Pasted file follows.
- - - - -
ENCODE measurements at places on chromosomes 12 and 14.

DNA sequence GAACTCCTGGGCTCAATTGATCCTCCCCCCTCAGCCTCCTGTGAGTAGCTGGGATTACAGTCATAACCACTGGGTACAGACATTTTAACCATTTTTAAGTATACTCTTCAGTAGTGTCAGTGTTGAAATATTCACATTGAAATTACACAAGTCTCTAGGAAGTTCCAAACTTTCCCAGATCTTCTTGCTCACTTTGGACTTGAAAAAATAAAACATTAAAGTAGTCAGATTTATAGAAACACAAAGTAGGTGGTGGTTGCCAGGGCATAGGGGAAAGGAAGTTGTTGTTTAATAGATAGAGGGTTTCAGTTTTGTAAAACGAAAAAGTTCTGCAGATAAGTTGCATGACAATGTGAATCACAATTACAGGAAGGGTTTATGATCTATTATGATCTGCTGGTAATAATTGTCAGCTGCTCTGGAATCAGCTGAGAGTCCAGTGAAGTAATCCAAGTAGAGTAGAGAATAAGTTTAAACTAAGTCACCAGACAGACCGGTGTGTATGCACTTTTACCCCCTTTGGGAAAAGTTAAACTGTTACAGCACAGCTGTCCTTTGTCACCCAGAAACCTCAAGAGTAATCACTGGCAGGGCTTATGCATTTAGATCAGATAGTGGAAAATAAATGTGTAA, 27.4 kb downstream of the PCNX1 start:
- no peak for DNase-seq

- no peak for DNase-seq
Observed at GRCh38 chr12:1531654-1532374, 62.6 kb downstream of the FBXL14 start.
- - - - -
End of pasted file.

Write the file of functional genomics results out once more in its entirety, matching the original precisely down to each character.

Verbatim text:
ENCODE measurements at places on chromosomes 12 and 14.

DNA sequence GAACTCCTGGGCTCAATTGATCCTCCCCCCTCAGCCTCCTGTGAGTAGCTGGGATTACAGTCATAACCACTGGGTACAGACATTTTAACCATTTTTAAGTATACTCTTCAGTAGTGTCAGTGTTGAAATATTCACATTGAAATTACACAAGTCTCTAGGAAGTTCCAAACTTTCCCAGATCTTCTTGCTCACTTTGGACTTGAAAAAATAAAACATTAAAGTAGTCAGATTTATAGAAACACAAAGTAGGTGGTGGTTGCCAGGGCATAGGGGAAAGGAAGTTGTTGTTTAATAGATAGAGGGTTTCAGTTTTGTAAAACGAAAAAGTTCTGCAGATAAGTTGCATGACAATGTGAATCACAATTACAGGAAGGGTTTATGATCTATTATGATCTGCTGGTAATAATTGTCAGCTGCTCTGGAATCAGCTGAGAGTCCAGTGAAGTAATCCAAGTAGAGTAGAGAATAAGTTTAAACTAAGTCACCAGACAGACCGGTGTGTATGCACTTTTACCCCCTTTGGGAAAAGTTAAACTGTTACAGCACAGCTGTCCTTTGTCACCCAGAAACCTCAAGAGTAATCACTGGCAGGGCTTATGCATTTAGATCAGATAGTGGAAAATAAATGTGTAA, 27.4 kb downstream of the PCNX1 start:
- no peak for DNase-seq

- no peak for DNase-seq
Observed at GRCh38 chr12:1531654-1532374, 62.6 kb downstream of the FBXL14 start.